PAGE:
Phil Collins as a “Backseat Driver” – Melody Maker 1975
Written by meek on May 10, 2019
Melody Maker April 26, 1975
It is surprising, but true, that even in this enlightened age, when modern rock progresses by leaps and bounds (hey up, thud, crash), there are still those who sit and see only the imagery, while the music falls on deaf ears.
This is the only explanation for the treatment given Genesis in some quarters. No so much from their fans as from those who are supposed to be analyzing their work for the purposes of a review. While every Genesis adherent knows just how good is the musicianship of the entire band, there have been suggestions in some quarters that only their skill at presenting visual effects holds the attention of audiences.
They say little, but it upsets the band, and has sown the seeds of dissent. There is a feeling afoot among the musicians that their efforts are ignored, or overlooked, while all eyes are on the show. It would be a tragedy if this affected their judgment or future together, because Genesis have evolved in painstaking fashion over the years a wholly individual approach to music making, that could not be recreated by others.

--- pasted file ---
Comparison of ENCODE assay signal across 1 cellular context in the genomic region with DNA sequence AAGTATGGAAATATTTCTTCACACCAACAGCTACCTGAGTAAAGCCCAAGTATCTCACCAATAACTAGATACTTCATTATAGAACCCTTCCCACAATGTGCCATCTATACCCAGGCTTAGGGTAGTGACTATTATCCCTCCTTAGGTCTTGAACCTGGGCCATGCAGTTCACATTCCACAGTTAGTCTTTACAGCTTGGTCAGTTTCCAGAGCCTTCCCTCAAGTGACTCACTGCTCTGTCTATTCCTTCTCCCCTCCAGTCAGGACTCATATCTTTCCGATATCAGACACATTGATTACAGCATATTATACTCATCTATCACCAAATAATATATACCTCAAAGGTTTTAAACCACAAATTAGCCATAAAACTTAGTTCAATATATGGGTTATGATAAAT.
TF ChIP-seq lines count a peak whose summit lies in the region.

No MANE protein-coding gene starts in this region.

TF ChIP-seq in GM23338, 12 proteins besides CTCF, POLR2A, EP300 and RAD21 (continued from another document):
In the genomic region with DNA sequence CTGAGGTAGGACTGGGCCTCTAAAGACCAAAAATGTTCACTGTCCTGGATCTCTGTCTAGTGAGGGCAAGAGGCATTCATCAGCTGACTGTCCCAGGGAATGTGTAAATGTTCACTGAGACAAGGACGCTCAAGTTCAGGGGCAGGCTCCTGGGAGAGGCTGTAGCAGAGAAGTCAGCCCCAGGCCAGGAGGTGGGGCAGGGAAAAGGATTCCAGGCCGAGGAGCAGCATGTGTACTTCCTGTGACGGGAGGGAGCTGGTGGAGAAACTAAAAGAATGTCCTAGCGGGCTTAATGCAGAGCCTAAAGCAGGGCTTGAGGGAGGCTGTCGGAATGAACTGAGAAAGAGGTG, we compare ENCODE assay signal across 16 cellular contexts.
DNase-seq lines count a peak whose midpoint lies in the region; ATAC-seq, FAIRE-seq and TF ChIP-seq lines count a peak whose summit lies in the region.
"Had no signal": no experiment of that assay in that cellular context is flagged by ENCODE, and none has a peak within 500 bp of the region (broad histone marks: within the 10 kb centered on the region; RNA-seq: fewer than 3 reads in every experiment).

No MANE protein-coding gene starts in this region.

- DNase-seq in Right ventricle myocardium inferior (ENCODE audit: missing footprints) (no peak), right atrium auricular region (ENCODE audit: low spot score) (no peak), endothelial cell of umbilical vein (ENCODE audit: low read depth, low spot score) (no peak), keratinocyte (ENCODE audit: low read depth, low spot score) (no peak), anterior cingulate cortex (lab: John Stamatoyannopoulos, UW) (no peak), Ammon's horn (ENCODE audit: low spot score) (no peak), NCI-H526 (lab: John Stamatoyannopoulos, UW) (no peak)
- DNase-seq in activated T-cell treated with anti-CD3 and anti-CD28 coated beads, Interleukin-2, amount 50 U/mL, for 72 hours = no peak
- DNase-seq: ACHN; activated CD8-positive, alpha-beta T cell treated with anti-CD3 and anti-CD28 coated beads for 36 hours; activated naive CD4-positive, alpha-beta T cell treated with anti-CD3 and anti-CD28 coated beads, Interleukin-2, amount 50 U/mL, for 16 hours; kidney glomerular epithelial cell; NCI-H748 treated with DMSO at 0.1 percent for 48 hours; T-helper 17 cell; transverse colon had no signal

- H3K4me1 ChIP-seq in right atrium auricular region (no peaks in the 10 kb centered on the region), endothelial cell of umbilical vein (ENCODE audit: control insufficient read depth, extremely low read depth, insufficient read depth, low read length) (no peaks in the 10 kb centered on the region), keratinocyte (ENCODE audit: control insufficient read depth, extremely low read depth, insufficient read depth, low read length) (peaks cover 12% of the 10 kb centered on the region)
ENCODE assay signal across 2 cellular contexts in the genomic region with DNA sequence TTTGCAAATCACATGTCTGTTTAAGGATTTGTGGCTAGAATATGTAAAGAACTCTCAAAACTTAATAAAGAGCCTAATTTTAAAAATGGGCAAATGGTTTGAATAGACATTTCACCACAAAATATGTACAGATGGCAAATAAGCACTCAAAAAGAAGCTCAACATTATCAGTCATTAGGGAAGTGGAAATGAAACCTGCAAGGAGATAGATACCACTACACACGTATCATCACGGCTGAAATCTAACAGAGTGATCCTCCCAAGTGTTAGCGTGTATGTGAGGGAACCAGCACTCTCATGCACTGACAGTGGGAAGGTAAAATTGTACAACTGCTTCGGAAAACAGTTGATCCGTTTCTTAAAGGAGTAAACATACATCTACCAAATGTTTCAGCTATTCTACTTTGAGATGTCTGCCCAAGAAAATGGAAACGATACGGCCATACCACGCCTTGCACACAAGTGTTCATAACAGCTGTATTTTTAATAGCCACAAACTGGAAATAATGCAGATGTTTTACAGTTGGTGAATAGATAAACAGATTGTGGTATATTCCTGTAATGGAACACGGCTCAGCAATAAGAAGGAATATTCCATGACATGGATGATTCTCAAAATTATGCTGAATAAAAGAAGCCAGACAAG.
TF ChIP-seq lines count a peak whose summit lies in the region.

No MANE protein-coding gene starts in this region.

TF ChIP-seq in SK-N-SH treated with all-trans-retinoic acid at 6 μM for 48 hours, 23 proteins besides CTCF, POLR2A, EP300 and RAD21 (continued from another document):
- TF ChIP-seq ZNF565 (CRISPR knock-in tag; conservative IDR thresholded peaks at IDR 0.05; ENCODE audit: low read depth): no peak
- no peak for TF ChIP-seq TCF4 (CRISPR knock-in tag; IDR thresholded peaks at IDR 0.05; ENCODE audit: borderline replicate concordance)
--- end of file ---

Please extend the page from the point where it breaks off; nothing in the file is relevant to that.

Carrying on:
One of the key members of the band is Phil Collins. Originally inspired by Bill Bruford’s work with Yes, he has developed into an outstanding drummer, capable of great taste, power and precision, whose inventive skill brings light, shade and dynamics to the Genesis arrangements.
After a spell as a child actor, Phil first drew attention to this percussive talents in the short lived but celebrated band, Flaming Youth. During his five years with Genesis his technique has flourished and his personal drive remained unabated.
And yet he is not entirely satisfied with the way the musicianship in Genesis is sometimes overlooked, and often seeks musical satisfaction outside the group. Apart from drumming, he is also a remarkably good singer, whose back up work behind Peter Gabriel does not go unnoticed by the discerning.
When he met the MM this week, he described how the various members were getting frustrations out of their system. “Steve Hackett is really coming out of himself. He’s started doing a solo LP and I’ll be helping him on drums, while his brother plays flute. Mike (Rutherford) will play bass, and he’s doing his own LP with Anthony Phillips who was our first guitarist on the ‘Trespass’ album. Steve will be playing guitars and keyboards on this album.